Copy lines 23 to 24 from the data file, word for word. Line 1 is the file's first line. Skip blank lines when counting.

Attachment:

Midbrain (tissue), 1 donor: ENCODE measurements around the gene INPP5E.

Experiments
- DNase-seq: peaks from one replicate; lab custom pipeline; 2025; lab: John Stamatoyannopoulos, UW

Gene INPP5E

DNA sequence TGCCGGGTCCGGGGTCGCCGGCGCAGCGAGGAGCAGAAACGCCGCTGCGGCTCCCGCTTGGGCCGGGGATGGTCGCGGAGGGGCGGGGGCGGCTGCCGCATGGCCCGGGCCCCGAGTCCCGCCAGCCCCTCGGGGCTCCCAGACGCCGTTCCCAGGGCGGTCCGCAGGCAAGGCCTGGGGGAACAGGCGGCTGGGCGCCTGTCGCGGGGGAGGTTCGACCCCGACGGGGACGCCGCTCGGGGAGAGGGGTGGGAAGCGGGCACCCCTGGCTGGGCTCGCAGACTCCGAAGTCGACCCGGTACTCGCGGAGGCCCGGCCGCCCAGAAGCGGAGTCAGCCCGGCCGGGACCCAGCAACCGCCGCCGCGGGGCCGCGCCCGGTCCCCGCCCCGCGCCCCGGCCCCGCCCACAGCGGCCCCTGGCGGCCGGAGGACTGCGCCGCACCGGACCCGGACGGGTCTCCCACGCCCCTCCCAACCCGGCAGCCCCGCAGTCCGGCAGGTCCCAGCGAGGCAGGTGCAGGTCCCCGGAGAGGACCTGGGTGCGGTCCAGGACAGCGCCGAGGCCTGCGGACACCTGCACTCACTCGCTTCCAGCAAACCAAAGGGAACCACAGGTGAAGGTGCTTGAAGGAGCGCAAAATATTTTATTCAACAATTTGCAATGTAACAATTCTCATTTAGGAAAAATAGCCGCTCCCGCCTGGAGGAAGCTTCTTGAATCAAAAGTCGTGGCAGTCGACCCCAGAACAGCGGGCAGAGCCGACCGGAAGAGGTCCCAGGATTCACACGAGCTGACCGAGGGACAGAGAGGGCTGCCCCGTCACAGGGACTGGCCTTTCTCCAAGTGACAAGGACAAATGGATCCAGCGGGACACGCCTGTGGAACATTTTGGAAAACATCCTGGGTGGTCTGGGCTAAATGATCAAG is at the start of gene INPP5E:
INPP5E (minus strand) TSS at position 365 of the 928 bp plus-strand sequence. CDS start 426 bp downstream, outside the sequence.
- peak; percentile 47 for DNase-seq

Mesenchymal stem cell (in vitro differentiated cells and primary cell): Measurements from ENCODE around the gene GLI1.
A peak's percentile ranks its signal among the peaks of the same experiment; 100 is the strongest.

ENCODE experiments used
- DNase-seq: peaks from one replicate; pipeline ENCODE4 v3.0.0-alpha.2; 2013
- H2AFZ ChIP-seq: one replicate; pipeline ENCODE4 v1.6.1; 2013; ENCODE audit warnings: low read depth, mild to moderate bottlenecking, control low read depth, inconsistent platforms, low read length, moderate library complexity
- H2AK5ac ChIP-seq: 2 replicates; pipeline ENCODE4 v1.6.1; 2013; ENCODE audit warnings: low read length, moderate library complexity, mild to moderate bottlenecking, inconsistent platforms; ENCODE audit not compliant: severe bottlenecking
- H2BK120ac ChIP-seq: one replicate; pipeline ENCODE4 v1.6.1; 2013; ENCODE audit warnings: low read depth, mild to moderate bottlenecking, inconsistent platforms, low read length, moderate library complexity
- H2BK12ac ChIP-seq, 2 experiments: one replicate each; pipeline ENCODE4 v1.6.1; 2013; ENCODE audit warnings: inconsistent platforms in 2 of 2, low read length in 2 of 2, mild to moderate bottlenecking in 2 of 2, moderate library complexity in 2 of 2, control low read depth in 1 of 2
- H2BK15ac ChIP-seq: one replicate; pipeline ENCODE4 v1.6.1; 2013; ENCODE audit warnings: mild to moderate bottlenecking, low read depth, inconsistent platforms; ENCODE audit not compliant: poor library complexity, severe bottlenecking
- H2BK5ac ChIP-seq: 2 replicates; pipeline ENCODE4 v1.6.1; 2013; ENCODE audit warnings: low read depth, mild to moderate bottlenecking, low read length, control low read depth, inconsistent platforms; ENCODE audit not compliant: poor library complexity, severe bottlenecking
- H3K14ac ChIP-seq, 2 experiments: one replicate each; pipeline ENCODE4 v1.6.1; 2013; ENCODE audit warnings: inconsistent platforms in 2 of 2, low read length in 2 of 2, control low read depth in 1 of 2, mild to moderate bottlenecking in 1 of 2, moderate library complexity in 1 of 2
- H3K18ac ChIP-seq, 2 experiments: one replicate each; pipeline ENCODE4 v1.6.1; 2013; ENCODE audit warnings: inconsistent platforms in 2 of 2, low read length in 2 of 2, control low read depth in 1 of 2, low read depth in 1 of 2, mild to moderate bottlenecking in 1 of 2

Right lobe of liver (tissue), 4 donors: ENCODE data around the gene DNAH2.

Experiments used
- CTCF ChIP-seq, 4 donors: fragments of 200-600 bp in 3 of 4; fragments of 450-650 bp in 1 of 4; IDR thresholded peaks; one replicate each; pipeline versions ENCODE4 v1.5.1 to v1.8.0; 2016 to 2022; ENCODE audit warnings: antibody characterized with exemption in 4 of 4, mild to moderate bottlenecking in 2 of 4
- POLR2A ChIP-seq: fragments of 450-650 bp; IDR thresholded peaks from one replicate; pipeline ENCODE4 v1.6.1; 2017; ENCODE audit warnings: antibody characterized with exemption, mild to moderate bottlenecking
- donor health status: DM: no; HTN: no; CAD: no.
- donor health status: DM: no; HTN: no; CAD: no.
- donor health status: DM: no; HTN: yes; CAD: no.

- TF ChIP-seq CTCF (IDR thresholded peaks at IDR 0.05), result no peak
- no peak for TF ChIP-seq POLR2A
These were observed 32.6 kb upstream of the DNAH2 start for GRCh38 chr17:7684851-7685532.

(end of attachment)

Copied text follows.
- POLR2A ChIP-seq: fragments of 450-650 bp; IDR thresholded peaks from one replicate; pipeline ENCODE4 v1.6.1; 2017; ENCODE audit warnings: antibody characterized with exemption, mild to moderate bottlenecking
- donor health status: DM: no; HTN: no; CAD: no.